Most workers in Texas are surprised to learn that employers do not have to participate in the workers' compensation program. About 25% of the companies in Texas actually opt-out of workers comp; we call these companies non-subscribers. This means that if you are injured on the job, you can't assume you will receive workers compensation benefits. Which may leave you wondering: "How do I find out if my employer has workers comp or if they're a non-subscriber?"
Answer: You need to search the State of Texas' workers compensation database. If your employer is in the database, they participate in the workers compensation program. If they are not, they are probably a non-subscriber.
How it Works
This link will take you to the Texas Department of Insurance Database. There you will enter your employer's information and the date of the injury. The database will tell you if your company was covered by workers compensation at that time.
Now, if you're wondering why this matters, please read the article What Is the Difference Between a Workers’ Comp and a Non-Subscriber Claim? to learn why it matters if your employer is either a subscriber or non-subscriber. It has a major impact on your rights as an injured worker.
My Employer Doesn't Show Up in the TDI Database. Does that Mean They Are a Non-Subscriber?
Not so fast.
If your employer does not show up in the TDI Database, it is very likely they are a non-subscriber. But, there are two exceptions to this: government employers and self-insured companies also don't appear.
Here's how it breaks down.
- All government employers (such as cities, the State of Texas, local water boards, school districts, etc.) automatically participate in the workers' compensation program, so it literally does not matter if they are in the workers' comp database. If you work for such an employer, then you are covered by a workers' comp policy.
- Also, some businesses self insure for workers' comp purposes. What that means, is they do in fact participate in the workers' comp program, but they have chosen to make their own mini workers' comp group that consists only of employees of within their company, instead of buying into a larger risk pool the way that most other employers do. So, these employers get their own list that is not part of the above-mentioned workers' compensation database. To see the list of self-insured workers' comp subscribers, click on the PDF below.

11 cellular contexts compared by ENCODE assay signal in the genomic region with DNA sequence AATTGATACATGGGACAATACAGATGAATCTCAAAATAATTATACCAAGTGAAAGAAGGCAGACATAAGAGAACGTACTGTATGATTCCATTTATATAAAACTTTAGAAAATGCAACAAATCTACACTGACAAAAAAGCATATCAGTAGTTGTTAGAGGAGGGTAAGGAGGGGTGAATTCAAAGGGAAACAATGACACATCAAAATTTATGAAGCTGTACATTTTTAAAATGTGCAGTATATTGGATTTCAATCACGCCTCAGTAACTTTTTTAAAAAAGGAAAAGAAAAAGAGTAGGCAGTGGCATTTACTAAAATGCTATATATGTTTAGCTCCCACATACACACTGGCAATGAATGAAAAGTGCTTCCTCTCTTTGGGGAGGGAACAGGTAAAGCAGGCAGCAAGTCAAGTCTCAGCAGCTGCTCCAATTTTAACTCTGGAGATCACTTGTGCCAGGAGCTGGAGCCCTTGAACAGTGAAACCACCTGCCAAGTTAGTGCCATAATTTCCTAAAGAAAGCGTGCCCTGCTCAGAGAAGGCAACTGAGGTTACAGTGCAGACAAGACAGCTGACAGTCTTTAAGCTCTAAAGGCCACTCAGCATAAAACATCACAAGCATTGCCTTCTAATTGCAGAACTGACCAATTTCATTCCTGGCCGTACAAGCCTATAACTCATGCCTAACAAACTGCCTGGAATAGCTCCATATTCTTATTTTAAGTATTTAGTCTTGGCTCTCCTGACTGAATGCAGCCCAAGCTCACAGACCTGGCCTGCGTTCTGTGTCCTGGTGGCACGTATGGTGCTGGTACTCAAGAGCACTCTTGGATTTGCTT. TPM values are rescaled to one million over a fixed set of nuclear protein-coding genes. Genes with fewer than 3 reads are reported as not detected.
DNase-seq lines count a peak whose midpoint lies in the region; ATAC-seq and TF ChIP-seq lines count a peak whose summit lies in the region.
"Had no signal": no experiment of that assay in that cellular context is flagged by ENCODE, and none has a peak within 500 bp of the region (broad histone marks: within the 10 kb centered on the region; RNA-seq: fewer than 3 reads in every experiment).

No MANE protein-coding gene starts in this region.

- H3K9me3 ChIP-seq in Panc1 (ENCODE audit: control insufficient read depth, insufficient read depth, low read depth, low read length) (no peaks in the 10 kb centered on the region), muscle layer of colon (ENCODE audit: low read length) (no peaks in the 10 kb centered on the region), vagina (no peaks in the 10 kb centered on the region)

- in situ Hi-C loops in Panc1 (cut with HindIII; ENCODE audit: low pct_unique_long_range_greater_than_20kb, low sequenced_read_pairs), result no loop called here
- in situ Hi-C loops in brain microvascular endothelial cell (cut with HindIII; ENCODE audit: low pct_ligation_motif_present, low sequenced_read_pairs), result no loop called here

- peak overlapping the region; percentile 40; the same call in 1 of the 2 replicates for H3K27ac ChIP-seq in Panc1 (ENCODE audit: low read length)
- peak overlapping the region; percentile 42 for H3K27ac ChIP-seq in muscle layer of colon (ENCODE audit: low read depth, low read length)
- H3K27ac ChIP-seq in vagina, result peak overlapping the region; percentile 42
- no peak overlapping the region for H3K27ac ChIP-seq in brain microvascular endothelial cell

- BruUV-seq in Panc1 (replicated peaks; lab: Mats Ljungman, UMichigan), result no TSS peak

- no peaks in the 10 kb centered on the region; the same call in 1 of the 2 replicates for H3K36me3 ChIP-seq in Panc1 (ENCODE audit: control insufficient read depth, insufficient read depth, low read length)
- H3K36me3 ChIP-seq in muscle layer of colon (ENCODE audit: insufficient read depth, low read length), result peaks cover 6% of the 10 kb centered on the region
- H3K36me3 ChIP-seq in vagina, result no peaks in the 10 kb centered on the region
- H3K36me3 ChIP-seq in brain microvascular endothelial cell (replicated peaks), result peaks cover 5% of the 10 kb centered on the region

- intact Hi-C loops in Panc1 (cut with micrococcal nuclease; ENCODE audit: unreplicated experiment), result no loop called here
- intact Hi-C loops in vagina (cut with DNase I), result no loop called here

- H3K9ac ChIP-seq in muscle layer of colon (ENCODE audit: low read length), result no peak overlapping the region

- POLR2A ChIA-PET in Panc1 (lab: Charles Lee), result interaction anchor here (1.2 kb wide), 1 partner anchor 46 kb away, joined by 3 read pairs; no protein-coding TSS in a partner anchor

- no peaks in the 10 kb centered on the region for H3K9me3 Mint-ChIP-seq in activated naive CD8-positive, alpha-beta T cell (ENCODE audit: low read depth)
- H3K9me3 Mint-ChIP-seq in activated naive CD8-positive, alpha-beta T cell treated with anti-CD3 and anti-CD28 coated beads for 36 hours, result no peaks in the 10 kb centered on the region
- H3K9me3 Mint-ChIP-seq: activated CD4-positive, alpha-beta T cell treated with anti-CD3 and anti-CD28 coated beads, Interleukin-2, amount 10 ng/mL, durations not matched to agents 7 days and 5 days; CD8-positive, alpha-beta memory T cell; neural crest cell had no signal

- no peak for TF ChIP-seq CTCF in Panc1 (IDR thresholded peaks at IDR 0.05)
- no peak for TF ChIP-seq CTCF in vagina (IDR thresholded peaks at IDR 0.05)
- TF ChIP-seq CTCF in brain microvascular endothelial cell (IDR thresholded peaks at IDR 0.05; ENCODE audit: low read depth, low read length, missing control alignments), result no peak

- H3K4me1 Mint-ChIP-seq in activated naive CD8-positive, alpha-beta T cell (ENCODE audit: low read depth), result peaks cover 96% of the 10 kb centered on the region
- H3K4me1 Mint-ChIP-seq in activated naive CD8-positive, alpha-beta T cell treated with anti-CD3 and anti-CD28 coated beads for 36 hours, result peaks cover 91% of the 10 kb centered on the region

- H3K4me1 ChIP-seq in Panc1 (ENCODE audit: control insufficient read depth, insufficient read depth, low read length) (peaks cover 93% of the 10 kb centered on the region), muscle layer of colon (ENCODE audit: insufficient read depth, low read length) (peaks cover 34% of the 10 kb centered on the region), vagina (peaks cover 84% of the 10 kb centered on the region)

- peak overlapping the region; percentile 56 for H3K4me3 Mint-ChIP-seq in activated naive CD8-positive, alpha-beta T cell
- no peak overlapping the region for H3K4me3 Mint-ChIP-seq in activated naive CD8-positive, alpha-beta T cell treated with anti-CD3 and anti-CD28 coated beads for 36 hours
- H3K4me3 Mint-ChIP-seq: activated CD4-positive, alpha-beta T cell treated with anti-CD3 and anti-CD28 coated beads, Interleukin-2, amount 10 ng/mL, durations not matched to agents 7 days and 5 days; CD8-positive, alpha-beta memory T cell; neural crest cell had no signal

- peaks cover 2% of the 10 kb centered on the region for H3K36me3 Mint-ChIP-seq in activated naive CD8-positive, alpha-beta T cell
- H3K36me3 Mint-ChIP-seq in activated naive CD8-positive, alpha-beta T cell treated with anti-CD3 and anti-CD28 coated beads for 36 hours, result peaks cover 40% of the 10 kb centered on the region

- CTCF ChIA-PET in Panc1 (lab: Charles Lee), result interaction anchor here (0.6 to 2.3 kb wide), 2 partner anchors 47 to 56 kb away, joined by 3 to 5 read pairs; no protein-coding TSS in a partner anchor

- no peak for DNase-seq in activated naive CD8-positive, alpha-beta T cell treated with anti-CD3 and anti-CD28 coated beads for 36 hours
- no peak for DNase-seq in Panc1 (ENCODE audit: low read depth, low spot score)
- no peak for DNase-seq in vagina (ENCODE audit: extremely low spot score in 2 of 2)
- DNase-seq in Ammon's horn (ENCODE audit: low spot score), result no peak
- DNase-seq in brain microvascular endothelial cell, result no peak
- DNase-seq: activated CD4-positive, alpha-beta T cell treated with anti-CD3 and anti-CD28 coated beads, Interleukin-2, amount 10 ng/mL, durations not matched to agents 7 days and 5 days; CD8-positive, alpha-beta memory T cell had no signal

What does all this mean?
It means that a person who wishes to determine if their employer participates in the workers' comp program needs to search the TDI workers' comp database AND consider whether their employer is a government agency AND consider whether their employer is a self-insured workers' comp subscriber.
Only when your employer does not fall into any of those categories/appear on any of those lists, you can definitively conclude that they opt out of the workers' comp program.
My Employer Does/Doesn't Provide Workers' Compensation, What Now?
Putting it all together, if your company participates in the workers' compensation program, you are entitled to the benefits that it provides—but you can't sue your employer.
On the other hand, when you work for a non-subscriber, your employer is not obligated to provide you with any benefits. That may sound like the end of the world, but in many instances, it's a blessing in disguise. When someone is injured and receives workers' compensation, they rarely recover all of their losses. The silver lining when you work for a non-subscriber is that you have the right to sue your employer. This means that you can potentially obtain significant compensation.
The first step for many injured workers is figuring out if their employer has workers comp or not. If they do have workers compensation, obtaining benefits is usually just a matter of completing paperwork. If they are a non-subscriber, it's not a matter of filling out a few forms; you have to sue your employer.
Feel free to give us a call if you would like your questions answered by a non-subscriber work injury attorney. We are available 24/7, provide free consultations, and would be happy to address any concerns you have.